Humour in Europe 1/10: Tickling Germany’s funny bone

Le Monde (Paris)

Who said the Germans don't know how to laugh? In this first part in a series on European humour, Le Monde explores the nation's cabaret culture, a phenomenon that endured even East Germany's Cold War period.

Is talking about German humour a mission impossible?

The cliché of the Teuton having no sense of humour is hard to shake. It even has some literary distinction. As the famous German journalist and writer, Kurt Tucholsky, wrote in 1919: ”When a German makes a good political joke, half the country takes umbrage on the sofa.”

Not to worry, though, there is indeed a German sense of humour. If it may sometimes seem not entirely accessible, it is nonetheless well organised.

German humour has its shrine: the cabaret. This tradition, which dates back to the early 20th century, is a distant relative of the French cabaret, from which it took its name. Although, German cabaret has no naked girls, and no dancing, just a stripped-down stage devoted to political satire.

Cabaret culture

During the show, one or more of the artists perform skits, often accompanied by songs. The difference in the shows lies purely in the humour: the talk is always of political or social issues. Every major city has at least one theatre devoted to cabaret, which is also popular on television.

The tradition is so strong that it survived two dictatorships in Germany in the 20th century. Highly popular in the 1920s, then banned under the Nazis, the cabaret reappeared in force after the Second World War and even managed to continue under the East German regime.

“No other dictatorship in the world has ever paid actors to mock the regime,” explains Dirk Neldner, director of Distel (“The Thistle”), the most famous cabaret in east Berlin. His first show, in 1953, was titled “Hooray! We finally have humour on the schedule!”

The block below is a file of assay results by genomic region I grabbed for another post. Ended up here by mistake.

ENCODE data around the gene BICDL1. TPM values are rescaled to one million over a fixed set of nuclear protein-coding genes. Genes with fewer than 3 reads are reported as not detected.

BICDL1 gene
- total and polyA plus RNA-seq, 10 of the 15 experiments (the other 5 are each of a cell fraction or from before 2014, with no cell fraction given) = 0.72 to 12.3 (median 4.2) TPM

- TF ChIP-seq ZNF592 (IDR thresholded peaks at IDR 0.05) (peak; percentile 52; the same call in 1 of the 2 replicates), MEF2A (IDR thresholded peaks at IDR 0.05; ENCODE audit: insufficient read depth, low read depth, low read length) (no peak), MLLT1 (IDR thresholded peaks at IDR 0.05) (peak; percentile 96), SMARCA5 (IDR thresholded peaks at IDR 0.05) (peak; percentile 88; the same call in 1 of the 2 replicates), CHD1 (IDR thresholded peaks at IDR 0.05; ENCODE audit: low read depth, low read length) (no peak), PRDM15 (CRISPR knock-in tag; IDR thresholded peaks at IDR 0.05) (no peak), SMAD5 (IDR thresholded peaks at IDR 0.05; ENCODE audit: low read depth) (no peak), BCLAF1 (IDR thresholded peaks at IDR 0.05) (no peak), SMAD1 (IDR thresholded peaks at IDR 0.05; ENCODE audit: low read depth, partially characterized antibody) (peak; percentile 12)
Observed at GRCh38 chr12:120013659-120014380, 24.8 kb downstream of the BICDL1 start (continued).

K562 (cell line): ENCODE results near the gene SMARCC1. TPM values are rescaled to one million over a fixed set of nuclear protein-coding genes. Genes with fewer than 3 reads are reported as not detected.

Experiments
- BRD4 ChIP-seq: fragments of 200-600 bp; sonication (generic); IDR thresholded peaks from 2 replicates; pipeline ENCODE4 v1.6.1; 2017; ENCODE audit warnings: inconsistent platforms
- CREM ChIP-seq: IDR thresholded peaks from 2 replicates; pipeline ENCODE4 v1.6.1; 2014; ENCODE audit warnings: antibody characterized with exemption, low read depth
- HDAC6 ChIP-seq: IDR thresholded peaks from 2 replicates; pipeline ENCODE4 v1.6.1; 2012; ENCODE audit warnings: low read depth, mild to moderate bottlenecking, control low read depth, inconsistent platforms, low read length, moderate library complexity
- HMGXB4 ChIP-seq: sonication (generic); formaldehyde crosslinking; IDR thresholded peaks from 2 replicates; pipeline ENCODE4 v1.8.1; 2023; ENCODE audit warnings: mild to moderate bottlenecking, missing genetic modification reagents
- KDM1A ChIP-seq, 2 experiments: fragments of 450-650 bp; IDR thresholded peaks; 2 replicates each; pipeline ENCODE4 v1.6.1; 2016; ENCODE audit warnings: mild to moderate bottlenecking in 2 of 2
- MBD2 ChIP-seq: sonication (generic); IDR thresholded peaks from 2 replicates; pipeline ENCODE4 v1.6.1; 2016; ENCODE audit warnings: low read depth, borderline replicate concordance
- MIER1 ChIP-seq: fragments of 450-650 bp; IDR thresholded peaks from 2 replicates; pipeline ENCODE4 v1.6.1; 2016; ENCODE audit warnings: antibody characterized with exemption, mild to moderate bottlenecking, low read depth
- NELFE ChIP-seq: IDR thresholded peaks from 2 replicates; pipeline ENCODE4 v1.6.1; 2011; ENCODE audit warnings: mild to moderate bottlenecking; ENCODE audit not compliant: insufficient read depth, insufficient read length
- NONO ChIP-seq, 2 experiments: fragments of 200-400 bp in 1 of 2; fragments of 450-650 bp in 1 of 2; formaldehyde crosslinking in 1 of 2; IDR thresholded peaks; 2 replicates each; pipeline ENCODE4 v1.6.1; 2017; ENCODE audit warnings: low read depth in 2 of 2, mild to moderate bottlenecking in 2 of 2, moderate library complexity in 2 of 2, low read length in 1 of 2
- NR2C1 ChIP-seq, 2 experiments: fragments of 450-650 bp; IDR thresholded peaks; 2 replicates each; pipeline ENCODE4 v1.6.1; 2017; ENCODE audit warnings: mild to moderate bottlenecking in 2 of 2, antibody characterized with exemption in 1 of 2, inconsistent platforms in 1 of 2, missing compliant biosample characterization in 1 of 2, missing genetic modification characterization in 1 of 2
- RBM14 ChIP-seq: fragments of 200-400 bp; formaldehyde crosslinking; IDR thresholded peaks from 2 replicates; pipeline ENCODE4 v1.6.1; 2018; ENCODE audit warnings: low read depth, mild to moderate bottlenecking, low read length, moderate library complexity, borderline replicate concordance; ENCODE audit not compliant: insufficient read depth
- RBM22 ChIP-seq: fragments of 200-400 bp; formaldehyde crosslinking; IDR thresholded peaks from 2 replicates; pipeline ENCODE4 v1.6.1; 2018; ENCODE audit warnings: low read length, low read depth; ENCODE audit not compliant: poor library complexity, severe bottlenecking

Although the authors were scathing towards the communist regime, they continued to receive subsidies from the state. Why? Because, satire is so deeply entrenched in German culture, as a very ancient form of “political housekeeping”, or keeping politicians in line.

Laughing together

For example, in the Cologne Carnival, floats have been rolling down the streets, as part of a tradition of teasing the clergy or politicians that dates back more than 200 years. Comedy brings people together and holds a protected status where it can get away criticising the rich and powerful.

This kind of tradition allows Neldner to identify what he believes to be a typical German sense of humour; “The Germans need to go somewhere to laugh together,” he explained. It’s a theory, though, not shared by Werner Doye, who performs the political satire “Toll!” (“Super!”), broadcast weekly on ZDF: “Even during the dictatorship, having a safe laugh at the cabaret didn’t mean that people didn’t make jokes behind closed doors at home,” he says.

“The stereotype of the serious German comes from the fact that the comedy scene has long been hampered by authority. In Germany, unlike in the UK for example, many subjects were banned. That’s no longer true today.”

The proof comes in the form of a joke currently doing the rounds regarding the German chancellor: What does Angela Merkel do with her old clothes? She wears them.

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